When industrial manufacturers consider installing a paint booth in their facility, there are a number of considerations to be careful about and resolve. To be compliant with environmental regulations, most industries need to reduce the amount of air pollutants, or VOCs (volatile organic compounds), released from solvents that are in paint. Paint booths provide a clean and controlled environment for finishing, at the same time removes any paint overspray from the air using exhaust filters. The results are clean air in an enclosed, protected painting area with particulate-free air exhausted from the booth area.
To accomplish this, paint booths intake air from outside the facility and either push and/or pull the air through the paint booth. In a crossdraft booth, the air enters and exits horizontally, parallel to the floor. In a downdraft booth, the air enters from the ceiling of the booth and exits through grating in the floor. Both airflow designs have benefits and disadvantages. To select the most appropriate paint booth, we recommend evaluating the following:
- Desired paint quality
- Installation limitations
- Product size
- Operational cost
Desired Paint Quality
For high-quality finishes, many manufacturers choose downdraft booths. The downdraft airflow pushes excess paint toward the floor and away from the part. In contrast, for longer parts, crossdraft booths can force the overspray along the part, thus creating “dry spray” and not providing the optimal finish. The flow of air across the product may also result in unpainted areas being covered as the paint travels. If this is an issue where a high-quality paint job is required, downdraft booths are a better solution.
Part Size Determines Airflow Requirements
The part size has a large effect on the amount of air that the paint booth needs to intake in order to generate airflow. For example, a manufacturer has a part that is 20 feet long 2 feet wide and 2 feet tall.The appropriate paint booth dimensions for a part this size would need to be 8 feet wide, by 8 feet high, by 30 feet long to allow room to apply furnishings, responsibly.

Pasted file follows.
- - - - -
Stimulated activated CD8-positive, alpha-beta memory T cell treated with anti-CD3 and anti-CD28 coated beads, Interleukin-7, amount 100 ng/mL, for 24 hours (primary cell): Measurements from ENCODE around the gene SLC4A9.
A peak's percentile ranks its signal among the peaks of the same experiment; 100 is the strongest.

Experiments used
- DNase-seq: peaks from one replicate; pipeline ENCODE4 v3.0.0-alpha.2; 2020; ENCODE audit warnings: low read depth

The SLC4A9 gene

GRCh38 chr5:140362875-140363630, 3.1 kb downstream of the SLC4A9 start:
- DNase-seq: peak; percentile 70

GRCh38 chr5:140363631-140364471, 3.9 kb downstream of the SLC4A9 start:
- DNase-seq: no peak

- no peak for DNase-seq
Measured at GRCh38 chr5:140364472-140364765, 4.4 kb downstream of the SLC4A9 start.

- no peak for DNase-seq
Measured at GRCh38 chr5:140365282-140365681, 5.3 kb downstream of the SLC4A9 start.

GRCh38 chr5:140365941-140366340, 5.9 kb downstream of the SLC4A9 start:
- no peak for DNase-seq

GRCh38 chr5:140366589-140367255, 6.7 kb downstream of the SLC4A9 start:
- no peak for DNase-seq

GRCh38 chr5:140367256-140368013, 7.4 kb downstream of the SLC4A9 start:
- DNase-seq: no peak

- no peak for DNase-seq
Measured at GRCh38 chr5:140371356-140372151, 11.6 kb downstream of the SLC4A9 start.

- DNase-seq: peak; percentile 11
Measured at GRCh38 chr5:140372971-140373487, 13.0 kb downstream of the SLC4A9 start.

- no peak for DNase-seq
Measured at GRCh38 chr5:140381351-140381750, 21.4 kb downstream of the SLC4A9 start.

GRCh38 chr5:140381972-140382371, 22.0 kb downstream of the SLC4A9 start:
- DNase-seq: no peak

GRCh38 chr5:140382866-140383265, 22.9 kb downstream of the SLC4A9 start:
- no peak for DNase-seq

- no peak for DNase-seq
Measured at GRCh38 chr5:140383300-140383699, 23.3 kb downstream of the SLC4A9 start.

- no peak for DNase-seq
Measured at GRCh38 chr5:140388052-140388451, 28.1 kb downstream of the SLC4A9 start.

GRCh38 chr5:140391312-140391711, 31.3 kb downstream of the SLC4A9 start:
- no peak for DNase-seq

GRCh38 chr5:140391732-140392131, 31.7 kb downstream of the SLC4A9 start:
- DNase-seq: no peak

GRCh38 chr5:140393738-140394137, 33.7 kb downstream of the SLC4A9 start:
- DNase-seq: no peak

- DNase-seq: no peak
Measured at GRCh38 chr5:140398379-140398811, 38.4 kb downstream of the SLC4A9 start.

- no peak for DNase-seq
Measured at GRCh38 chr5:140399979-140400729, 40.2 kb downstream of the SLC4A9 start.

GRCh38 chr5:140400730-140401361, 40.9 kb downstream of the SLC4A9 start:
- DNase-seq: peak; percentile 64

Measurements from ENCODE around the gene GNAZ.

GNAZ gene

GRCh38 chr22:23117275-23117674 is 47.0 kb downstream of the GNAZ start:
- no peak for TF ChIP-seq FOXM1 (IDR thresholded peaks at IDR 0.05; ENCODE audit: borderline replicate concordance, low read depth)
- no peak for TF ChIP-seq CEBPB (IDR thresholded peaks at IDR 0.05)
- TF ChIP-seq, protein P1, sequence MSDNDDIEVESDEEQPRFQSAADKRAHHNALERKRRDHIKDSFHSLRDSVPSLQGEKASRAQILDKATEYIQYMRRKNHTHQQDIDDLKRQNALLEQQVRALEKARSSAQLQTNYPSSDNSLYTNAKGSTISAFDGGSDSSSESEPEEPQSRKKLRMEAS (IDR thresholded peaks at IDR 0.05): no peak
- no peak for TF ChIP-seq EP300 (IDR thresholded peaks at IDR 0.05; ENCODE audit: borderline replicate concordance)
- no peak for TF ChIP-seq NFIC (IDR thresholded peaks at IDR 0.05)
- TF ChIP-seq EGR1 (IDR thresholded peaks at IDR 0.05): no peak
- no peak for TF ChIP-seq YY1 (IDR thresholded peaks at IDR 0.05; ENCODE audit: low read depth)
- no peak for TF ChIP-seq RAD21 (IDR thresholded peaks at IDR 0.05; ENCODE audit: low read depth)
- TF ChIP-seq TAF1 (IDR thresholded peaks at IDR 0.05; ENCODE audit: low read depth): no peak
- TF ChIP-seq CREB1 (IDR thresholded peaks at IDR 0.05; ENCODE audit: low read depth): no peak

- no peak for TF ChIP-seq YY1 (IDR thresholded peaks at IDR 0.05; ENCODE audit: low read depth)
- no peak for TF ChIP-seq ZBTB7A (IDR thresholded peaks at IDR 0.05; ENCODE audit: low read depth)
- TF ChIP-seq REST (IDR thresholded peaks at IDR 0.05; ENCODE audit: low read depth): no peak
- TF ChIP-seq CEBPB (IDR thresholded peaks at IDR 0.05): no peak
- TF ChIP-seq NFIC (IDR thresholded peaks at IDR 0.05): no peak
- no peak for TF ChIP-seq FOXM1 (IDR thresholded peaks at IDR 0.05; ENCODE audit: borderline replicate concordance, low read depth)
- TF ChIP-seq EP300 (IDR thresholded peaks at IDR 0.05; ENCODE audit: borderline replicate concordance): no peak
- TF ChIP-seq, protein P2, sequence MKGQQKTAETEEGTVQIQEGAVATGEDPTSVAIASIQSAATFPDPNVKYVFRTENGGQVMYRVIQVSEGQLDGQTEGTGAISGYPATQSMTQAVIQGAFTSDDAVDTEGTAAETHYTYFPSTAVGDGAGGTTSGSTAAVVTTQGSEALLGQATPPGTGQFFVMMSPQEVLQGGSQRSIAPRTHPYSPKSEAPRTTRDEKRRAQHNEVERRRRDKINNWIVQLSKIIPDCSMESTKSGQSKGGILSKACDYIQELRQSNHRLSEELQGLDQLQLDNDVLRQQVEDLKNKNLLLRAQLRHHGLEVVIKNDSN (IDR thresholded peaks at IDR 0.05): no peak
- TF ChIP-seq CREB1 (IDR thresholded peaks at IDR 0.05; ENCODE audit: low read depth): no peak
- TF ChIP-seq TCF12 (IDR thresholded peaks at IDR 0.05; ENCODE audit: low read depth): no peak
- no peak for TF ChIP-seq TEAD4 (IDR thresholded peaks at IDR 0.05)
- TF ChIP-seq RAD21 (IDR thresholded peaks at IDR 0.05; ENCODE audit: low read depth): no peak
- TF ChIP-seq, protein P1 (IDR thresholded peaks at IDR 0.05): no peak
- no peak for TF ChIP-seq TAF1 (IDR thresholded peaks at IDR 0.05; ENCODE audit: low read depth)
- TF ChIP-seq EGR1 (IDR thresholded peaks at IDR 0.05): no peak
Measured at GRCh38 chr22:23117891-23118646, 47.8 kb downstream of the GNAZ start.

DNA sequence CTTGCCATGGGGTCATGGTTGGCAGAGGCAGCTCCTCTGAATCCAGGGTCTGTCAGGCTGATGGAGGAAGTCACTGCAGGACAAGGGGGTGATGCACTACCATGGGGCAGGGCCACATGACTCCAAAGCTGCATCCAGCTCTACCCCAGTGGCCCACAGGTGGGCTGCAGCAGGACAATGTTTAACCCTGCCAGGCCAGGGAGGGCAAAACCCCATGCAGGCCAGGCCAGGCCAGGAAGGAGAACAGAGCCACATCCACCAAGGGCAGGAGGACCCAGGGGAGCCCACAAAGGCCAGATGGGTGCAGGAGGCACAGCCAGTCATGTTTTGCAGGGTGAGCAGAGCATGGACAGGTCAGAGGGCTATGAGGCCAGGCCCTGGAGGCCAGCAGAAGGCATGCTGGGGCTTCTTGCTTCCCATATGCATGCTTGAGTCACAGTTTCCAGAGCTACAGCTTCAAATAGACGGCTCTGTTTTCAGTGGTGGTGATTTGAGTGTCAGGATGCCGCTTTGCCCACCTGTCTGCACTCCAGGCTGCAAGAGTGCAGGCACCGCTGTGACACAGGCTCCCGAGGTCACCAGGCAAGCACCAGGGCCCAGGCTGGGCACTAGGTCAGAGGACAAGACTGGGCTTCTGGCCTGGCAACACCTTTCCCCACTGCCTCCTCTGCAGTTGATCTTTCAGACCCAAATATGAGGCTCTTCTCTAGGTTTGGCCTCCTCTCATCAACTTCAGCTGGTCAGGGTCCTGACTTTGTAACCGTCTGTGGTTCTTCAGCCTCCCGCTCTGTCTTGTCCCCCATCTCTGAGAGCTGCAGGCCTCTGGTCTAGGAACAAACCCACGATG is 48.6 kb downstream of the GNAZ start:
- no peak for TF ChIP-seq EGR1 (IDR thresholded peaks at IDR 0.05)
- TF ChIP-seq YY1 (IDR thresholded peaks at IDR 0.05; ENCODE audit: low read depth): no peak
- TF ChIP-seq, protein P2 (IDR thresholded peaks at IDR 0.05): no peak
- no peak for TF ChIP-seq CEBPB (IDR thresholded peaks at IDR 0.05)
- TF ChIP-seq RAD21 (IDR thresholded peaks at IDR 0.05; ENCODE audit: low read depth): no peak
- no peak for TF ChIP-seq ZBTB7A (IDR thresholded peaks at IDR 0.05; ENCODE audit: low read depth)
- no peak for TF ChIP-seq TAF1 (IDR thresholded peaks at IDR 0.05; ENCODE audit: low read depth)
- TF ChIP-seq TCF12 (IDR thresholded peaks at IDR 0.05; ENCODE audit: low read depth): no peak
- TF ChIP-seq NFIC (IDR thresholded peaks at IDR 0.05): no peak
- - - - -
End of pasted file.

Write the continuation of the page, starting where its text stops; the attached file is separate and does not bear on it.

The CFM (“cubic feet per minute”) value of a crossdraft booth design is calculated by taking the cross section of the booth times 100FPM (“feet per minute”). In this example: 8’ x 8’ x 100 FPM = 6400CFM, which is required by code. However, the CFM calculation for a downdraft version with the same booth dimensions, will be calculated by the horizontal cross section times 100 FPM. In this example: 30’ x 8’ x 100 = 24000CFM, which is required by code. As you can see, there is more volume of air needed for a downdraft booth versus a crossdraft booth to produce the required finishing results.
Providing fresh intake air through a paint booth is an energy intensive process. Fans pull fresh air into the booth from outside, then heats and filters the air as it enters the booth. The amount of energy required for this process is directly related to CFM required from the booth’s air flow design. In the previous example, for the crossdraft booth example above the supply air required was 6400CFM. And the downdraft design required 24,000CFM. Based on these examples, the downdraft booth will require approximately 75% more air to operate effectively, illustrating that the part dictates the operational design solution for the booth. This requires that you to take into account the air flow option and its requirements into your budget.
In some cases, it can be difficult to install a downdraft booth. Most downdraft designs require that the booth is raised off of the floor or exhausts into a concrete pit. The extra space is needed for the filters that clean the exhaust air. For those that are designing a new facility, the changes to accommodate a downdraft booth can be be architecturally designed into the facility, therefore, the costs for a downdraft booth solution can be minimized. However, for those having existing facilities and cannot easily accommodate floor renovations, a crossdraft booth might be a better choice, as they can be installed without major building modifications.
Choosing the right paint booth design depends on both desired quality and facility limitations. From a pure quality perspective, a downdraft booth provides a higher quality paint job than a crossdraft booth. However, downdraft booths are more expensive to operate because they require a larger amount of intake air to function. Installing a downdraft booth can also be costly because floor renovations are required. Instead, a good choice for larger parts or those that don’t require a pristine paint finish is a crossdraft design. This airflow system is less expensive to operate and easier to install.
Spray Systems provides paint booths that efficiently provide high quality, safe solutions for your workers, facilities and environment, all while giving a pristine finish. We work with you to design the perfect paint booth for your particular parts and products, no matter what finish they require. Contact us to learn more today!